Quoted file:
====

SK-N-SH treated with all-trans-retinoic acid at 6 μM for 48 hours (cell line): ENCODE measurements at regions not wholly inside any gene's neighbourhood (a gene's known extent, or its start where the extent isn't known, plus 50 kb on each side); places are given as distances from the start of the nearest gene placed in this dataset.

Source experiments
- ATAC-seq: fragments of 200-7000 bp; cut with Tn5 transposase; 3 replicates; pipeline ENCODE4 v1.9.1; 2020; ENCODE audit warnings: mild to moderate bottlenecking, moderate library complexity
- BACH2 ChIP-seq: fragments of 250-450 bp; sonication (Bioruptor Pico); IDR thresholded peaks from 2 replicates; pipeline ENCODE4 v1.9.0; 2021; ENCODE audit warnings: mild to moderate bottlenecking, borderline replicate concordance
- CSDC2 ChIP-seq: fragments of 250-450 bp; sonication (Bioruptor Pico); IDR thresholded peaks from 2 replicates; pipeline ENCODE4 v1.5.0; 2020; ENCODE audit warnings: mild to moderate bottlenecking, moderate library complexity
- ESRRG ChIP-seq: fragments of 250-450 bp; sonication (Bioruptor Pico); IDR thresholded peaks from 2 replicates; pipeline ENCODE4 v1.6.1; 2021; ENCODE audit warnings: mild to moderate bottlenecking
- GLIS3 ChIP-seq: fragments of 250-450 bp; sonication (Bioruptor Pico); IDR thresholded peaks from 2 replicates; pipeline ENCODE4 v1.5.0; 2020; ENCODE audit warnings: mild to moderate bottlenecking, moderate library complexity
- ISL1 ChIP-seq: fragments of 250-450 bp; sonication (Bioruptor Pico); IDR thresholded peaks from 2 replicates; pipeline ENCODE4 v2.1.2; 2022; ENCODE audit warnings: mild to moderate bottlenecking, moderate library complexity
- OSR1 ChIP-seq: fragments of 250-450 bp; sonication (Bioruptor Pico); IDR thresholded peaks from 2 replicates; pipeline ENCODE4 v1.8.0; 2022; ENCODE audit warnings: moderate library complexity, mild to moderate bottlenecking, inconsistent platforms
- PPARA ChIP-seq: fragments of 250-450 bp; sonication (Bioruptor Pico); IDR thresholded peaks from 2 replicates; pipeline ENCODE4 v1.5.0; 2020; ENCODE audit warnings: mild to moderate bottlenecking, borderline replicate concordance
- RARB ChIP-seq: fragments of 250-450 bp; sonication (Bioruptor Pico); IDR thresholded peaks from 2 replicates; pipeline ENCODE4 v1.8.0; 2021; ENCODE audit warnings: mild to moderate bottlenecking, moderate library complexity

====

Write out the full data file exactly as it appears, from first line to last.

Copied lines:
SK-N-SH treated with all-trans-retinoic acid at 6 μM for 48 hours (cell line): ENCODE measurements at regions not wholly inside any gene's neighbourhood (a gene's known extent, or its start where the extent isn't known, plus 50 kb on each side); places are given as distances from the start of the nearest gene placed in this dataset.

Source experiments
- ATAC-seq: fragments of 200-7000 bp; cut with Tn5 transposase; 3 replicates; pipeline ENCODE4 v1.9.1; 2020; ENCODE audit warnings: mild to moderate bottlenecking, moderate library complexity
- BACH2 ChIP-seq: fragments of 250-450 bp; sonication (Bioruptor Pico); IDR thresholded peaks from 2 replicates; pipeline ENCODE4 v1.9.0; 2021; ENCODE audit warnings: mild to moderate bottlenecking, borderline replicate concordance
- CSDC2 ChIP-seq: fragments of 250-450 bp; sonication (Bioruptor Pico); IDR thresholded peaks from 2 replicates; pipeline ENCODE4 v1.5.0; 2020; ENCODE audit warnings: mild to moderate bottlenecking, moderate library complexity
- ESRRG ChIP-seq: fragments of 250-450 bp; sonication (Bioruptor Pico); IDR thresholded peaks from 2 replicates; pipeline ENCODE4 v1.6.1; 2021; ENCODE audit warnings: mild to moderate bottlenecking
- GLIS3 ChIP-seq: fragments of 250-450 bp; sonication (Bioruptor Pico); IDR thresholded peaks from 2 replicates; pipeline ENCODE4 v1.5.0; 2020; ENCODE audit warnings: mild to moderate bottlenecking, moderate library complexity
- ISL1 ChIP-seq: fragments of 250-450 bp; sonication (Bioruptor Pico); IDR thresholded peaks from 2 replicates; pipeline ENCODE4 v2.1.2; 2022; ENCODE audit warnings: mild to moderate bottlenecking, moderate library complexity
- OSR1 ChIP-seq: fragments of 250-450 bp; sonication (Bioruptor Pico); IDR thresholded peaks from 2 replicates; pipeline ENCODE4 v1.8.0; 2022; ENCODE audit warnings: moderate library complexity, mild to moderate bottlenecking, inconsistent platforms
- PPARA ChIP-seq: fragments of 250-450 bp; sonication (Bioruptor Pico); IDR thresholded peaks from 2 replicates; pipeline ENCODE4 v1.5.0; 2020; ENCODE audit warnings: mild to moderate bottlenecking, borderline replicate concordance
- RARB ChIP-seq: fragments of 250-450 bp; sonication (Bioruptor Pico); IDR thresholded peaks from 2 replicates; pipeline ENCODE4 v1.8.0; 2021; ENCODE audit warnings: mild to moderate bottlenecking, moderate library complexity